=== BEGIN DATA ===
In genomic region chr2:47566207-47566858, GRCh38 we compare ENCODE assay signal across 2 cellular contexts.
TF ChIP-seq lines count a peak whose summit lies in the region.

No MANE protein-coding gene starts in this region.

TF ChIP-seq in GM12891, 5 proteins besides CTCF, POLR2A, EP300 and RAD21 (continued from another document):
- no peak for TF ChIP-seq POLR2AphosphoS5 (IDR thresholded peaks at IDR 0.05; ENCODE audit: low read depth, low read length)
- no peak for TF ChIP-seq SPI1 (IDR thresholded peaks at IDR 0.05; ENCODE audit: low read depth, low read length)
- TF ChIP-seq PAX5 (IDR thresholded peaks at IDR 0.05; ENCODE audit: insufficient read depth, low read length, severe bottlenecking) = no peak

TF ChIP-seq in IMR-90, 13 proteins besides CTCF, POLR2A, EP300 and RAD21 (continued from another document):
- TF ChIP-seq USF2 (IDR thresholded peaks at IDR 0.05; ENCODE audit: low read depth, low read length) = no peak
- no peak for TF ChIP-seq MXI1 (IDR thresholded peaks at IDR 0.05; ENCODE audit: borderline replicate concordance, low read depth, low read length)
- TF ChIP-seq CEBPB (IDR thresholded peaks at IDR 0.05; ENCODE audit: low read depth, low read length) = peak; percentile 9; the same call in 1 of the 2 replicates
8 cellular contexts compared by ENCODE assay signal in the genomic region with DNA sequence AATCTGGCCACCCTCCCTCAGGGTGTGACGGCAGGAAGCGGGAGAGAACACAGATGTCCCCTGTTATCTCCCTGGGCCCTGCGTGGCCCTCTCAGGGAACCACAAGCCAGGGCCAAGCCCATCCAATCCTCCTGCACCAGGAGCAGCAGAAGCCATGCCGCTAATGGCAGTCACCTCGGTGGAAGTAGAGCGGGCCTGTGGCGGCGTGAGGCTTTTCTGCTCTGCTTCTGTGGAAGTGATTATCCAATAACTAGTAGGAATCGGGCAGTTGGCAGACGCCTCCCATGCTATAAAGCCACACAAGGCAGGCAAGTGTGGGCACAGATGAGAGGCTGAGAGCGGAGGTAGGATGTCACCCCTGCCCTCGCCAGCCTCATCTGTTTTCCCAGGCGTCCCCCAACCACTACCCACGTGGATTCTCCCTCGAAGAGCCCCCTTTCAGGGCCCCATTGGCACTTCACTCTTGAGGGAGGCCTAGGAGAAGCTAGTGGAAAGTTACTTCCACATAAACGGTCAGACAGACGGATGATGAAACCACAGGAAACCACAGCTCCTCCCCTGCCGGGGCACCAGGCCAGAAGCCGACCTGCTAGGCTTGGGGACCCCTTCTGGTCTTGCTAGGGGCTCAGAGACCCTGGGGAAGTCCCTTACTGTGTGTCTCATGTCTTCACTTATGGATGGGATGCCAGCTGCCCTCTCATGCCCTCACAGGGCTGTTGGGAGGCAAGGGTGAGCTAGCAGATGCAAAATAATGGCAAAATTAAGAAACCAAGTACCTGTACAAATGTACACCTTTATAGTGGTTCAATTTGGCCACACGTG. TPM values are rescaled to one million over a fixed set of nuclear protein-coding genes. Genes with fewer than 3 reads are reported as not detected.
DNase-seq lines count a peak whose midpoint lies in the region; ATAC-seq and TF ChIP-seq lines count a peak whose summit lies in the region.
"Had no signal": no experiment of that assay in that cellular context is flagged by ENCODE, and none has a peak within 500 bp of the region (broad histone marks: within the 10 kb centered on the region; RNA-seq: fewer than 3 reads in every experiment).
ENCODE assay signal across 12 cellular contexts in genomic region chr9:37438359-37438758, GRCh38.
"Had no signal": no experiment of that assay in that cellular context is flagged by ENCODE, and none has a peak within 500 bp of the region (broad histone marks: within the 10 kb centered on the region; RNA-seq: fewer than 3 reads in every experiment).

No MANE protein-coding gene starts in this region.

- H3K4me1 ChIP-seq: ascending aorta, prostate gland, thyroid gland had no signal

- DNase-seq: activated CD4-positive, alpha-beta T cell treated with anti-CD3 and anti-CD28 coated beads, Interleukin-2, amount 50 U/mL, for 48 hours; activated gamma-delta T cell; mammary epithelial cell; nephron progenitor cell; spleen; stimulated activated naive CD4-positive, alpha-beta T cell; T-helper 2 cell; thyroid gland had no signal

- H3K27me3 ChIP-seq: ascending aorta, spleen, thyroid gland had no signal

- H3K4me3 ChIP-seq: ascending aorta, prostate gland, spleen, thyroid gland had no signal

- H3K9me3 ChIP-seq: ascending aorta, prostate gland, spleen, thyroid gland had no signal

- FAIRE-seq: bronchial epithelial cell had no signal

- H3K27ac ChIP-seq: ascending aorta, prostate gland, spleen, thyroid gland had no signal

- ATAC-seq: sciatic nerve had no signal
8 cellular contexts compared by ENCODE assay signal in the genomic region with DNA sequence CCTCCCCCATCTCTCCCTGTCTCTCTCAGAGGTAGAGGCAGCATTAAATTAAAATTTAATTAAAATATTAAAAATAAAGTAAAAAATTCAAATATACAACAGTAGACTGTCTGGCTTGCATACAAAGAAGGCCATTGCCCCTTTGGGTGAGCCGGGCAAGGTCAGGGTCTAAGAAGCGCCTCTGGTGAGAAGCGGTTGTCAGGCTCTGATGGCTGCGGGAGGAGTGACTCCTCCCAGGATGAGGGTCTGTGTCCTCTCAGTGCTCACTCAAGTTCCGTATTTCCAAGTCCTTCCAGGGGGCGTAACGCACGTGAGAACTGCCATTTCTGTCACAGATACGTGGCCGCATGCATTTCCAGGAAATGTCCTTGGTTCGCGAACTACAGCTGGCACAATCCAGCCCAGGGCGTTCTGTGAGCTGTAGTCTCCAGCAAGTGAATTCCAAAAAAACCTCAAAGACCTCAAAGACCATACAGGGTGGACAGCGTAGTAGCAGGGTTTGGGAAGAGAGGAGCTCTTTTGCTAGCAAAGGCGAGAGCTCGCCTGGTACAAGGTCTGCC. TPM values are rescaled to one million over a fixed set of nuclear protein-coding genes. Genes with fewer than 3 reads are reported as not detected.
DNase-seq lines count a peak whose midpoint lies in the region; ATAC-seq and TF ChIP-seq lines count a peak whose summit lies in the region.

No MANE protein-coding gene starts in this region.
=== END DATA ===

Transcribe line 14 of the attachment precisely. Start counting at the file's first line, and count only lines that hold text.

"Had no signal": no experiment of that assay in that cellular context is flagged by ENCODE, and none has a peak within 500 bp of the region (broad histone marks: within the 10 kb centered on the region; RNA-seq: fewer than 3 reads in every experiment).